You’ll be happy to hear your agent has secured a tenant for the next three years or more and there’s no need for you to worry about a thing during that time. However, shortly after commencement of the tenancy, you receive an invoice for the management fee as this hasn’t been recovered from incoming rent as there hasn’t been any or you may find regular complaints from neighbours resulting from your tenants’ anti-social behaviour.
You find that the tenant is less than reliable in terms of finances and paying monies owed and have to begin eviction proceedings, of which your property salesperson, ahem, we mean letting agent hasn’t a clue what they are doing and that’s if they’re ever available to assist you in such matters as dealing with the tenant they placed in your property.
You then realise, when making an application to court to evict the tenant that you can’t use a quick section 21 eviction process during the three years fixed term and unless the rent accrues to more than 2 months worth of rent (when rent is paid monthly or 8 weeks if weekly), you can’t use a section 8 either! You may be unable to get rid of them until after the end of the fixed term or until they voluntarily vacate the property.
You might be thinking “But what about the redress scheme you mentioned earlier, I’ll just complain to them” and that’s great. You may even receive a bit of compensation but the fact will remain that you’re stuck with that tenant until the local authority or police take action thereby giving you another ground under Section 8 (through a discretionary ground meaning the judge doesn’t have to evict the tenant if the tenant gives them a good enough sob story) for the full fixed term.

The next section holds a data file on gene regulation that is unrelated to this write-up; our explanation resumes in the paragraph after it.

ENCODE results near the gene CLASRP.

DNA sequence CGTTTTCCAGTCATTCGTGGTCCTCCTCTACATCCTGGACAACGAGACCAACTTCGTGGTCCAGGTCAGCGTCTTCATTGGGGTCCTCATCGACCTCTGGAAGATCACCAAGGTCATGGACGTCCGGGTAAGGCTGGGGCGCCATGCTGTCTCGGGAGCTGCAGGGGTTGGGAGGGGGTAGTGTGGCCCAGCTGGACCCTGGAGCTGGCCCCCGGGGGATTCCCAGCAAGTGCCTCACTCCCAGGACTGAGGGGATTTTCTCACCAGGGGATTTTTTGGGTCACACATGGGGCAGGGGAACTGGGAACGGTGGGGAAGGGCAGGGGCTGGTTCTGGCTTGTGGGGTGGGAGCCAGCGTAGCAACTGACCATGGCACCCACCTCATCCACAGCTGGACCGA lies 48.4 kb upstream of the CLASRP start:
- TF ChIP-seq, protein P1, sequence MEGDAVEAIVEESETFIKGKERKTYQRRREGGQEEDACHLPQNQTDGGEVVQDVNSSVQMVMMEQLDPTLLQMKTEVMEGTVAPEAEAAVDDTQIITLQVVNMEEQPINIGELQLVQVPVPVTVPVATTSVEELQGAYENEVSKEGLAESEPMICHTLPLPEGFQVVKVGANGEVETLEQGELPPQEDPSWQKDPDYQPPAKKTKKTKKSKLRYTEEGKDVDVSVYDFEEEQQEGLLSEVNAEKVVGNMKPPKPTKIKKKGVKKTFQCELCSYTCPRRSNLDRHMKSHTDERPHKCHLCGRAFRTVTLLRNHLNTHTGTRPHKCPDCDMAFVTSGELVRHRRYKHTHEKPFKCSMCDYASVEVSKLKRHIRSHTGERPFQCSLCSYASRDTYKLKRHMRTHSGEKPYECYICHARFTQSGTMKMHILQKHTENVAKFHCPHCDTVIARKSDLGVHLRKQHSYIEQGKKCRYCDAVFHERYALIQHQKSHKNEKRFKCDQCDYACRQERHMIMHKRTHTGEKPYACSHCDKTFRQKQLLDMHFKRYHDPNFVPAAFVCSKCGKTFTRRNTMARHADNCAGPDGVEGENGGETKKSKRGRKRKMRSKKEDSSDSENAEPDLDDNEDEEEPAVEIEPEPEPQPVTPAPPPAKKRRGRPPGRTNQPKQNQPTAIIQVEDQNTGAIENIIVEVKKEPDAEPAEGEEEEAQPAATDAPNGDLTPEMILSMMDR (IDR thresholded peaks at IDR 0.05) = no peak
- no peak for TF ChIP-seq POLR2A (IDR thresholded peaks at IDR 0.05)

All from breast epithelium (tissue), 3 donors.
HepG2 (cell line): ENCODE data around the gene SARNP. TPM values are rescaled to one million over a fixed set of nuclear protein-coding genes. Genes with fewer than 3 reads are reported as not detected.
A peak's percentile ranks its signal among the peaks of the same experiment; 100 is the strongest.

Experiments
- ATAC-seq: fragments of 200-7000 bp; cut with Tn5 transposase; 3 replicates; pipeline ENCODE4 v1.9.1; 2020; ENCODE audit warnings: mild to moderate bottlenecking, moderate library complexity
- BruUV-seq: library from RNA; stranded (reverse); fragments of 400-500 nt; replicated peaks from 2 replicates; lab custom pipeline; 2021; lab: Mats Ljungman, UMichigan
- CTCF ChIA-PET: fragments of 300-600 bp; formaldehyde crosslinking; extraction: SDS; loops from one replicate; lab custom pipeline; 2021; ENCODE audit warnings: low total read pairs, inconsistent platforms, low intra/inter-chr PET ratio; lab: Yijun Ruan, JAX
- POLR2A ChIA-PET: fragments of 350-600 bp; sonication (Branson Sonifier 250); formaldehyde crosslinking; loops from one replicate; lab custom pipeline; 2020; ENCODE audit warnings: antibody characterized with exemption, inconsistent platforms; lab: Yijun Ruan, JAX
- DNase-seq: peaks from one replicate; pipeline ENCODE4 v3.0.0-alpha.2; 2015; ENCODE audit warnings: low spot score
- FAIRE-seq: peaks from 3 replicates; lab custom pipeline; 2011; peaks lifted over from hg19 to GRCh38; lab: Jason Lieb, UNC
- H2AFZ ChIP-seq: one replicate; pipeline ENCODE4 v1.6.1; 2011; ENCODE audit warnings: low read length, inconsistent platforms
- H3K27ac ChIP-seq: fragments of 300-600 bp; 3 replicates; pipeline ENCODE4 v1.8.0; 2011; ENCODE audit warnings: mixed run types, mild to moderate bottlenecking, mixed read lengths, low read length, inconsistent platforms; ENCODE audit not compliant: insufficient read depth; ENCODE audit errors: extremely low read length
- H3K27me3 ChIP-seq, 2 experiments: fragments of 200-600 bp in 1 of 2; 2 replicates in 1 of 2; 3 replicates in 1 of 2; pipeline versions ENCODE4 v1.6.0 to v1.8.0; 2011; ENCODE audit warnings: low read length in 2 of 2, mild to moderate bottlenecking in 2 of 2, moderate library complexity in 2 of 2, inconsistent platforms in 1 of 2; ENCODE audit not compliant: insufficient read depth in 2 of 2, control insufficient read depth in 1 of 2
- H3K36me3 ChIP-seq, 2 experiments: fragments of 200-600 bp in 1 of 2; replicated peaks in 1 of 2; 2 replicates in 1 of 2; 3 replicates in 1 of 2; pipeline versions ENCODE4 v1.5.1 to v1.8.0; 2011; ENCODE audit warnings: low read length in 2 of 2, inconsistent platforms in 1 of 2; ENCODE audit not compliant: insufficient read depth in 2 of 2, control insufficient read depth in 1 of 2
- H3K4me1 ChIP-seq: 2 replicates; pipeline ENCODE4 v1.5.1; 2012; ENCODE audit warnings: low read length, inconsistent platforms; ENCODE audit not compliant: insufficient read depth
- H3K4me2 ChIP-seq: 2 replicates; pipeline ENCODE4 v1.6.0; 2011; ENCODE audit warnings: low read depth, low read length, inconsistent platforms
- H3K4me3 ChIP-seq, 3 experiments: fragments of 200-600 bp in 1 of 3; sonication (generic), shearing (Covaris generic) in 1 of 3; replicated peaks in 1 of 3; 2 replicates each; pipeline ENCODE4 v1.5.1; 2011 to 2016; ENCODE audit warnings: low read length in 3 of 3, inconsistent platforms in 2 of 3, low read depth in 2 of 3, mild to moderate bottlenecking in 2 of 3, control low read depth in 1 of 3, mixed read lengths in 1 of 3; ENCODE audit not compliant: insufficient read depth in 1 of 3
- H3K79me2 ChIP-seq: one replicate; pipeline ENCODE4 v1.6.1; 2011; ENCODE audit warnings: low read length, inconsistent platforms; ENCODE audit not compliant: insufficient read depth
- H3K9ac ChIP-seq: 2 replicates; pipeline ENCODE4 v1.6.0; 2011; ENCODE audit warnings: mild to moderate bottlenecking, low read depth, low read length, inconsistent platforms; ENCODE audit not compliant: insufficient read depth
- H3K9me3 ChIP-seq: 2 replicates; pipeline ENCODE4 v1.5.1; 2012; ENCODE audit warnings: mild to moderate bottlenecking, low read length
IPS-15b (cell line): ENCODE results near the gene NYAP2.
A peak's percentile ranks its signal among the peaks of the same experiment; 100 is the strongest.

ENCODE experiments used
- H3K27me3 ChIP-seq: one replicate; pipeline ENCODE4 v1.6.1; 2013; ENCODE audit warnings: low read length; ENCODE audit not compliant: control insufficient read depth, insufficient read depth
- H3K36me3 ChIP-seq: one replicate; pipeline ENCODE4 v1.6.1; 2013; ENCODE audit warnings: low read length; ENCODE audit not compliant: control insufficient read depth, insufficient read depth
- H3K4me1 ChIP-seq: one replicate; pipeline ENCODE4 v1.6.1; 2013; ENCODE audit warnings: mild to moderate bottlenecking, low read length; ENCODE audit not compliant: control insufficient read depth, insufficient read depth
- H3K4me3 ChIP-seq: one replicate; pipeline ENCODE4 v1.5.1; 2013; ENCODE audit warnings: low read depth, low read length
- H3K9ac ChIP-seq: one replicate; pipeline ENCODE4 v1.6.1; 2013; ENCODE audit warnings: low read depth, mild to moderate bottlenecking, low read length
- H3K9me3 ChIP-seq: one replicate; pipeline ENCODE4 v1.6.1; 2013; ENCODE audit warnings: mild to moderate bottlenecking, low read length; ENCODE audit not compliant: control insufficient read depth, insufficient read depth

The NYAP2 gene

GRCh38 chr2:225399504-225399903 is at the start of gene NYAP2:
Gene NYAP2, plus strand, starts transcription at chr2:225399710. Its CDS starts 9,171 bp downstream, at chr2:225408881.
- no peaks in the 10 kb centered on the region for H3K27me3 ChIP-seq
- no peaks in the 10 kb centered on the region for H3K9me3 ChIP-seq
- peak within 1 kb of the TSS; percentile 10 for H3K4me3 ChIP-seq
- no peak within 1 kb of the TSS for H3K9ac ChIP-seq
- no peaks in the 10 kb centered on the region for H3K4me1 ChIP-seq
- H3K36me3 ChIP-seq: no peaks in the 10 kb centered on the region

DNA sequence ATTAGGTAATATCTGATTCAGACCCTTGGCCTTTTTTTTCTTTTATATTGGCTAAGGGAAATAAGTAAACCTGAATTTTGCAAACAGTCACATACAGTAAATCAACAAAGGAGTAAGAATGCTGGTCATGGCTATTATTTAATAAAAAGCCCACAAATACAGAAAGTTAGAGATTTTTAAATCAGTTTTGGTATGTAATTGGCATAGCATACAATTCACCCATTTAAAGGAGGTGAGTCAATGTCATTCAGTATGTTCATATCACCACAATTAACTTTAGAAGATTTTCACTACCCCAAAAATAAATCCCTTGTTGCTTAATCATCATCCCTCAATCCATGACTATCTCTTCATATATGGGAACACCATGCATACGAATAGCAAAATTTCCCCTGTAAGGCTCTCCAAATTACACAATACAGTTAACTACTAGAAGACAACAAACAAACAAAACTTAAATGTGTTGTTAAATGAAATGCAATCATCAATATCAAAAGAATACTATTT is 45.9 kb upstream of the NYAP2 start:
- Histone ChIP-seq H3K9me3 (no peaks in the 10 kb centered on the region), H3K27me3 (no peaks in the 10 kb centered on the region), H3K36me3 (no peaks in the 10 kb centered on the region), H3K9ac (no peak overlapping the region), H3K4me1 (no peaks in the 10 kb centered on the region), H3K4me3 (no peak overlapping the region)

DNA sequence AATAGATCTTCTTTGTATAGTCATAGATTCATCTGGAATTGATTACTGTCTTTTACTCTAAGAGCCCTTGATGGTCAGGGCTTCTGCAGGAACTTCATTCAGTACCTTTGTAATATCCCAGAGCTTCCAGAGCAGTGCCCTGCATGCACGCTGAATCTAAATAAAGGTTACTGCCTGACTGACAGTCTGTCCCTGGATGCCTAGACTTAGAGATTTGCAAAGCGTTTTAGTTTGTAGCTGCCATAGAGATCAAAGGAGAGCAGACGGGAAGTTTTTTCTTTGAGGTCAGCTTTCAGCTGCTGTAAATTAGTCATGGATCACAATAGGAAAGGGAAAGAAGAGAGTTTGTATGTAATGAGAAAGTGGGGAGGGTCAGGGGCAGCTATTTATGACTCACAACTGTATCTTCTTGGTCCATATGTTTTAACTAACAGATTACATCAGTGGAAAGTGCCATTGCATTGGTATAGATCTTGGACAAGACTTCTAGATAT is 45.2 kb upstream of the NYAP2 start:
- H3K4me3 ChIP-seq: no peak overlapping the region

Is it going to get better?
Over the long term, yes. When the Tenant Fee Bill comes into force many agents will lose a substantial part of their incoming revenue, some up to 50% whilst others, at least 20%. The government are aware that this will cause a lot of agents to go out of business taking their landlord client’s money with them and spurred the government to decide to introduce mandatory client money protection ahead of the tenant fee ban.